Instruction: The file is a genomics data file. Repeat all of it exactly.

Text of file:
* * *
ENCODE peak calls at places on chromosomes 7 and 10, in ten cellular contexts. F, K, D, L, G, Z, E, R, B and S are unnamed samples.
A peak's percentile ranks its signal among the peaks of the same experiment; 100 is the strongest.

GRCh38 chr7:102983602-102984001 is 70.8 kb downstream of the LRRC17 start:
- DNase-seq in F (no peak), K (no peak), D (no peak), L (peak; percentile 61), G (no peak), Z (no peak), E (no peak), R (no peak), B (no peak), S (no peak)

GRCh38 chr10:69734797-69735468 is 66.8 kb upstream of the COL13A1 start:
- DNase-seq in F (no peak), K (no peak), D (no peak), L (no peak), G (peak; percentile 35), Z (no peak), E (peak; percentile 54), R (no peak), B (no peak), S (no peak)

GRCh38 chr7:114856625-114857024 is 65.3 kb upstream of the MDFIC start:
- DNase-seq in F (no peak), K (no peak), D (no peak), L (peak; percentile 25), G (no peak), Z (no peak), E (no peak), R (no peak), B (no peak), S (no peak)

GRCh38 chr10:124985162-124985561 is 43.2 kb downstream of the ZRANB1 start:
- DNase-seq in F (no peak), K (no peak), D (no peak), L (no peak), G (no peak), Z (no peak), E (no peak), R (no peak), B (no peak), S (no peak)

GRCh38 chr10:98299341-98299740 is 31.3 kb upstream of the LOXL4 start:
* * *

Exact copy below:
ENCODE peak calls at places on chromosomes 7 and 10, in ten cellular contexts. F, K, D, L, G, Z, E, R, B and S are unnamed samples.
A peak's percentile ranks its signal among the peaks of the same experiment; 100 is the strongest.

GRCh38 chr7:102983602-102984001 is 70.8 kb downstream of the LRRC17 start:
- DNase-seq in F (no peak), K (no peak), D (no peak), L (peak; percentile 61), G (no peak), Z (no peak), E (no peak), R (no peak), B (no peak), S (no peak)

GRCh38 chr10:69734797-69735468 is 66.8 kb upstream of the COL13A1 start:
- DNase-seq in F (no peak), K (no peak), D (no peak), L (no peak), G (peak; percentile 35), Z (no peak), E (peak; percentile 54), R (no peak), B (no peak), S (no peak)

GRCh38 chr7:114856625-114857024 is 65.3 kb upstream of the MDFIC start:
- DNase-seq in F (no peak), K (no peak), D (no peak), L (peak; percentile 25), G (no peak), Z (no peak), E (no peak), R (no peak), B (no peak), S (no peak)

GRCh38 chr10:124985162-124985561 is 43.2 kb downstream of the ZRANB1 start:
- DNase-seq in F (no peak), K (no peak), D (no peak), L (no peak), G (no peak), Z (no peak), E (no peak), R (no peak), B (no peak), S (no peak)

GRCh38 chr10:98299341-98299740 is 31.3 kb upstream of the LOXL4 start: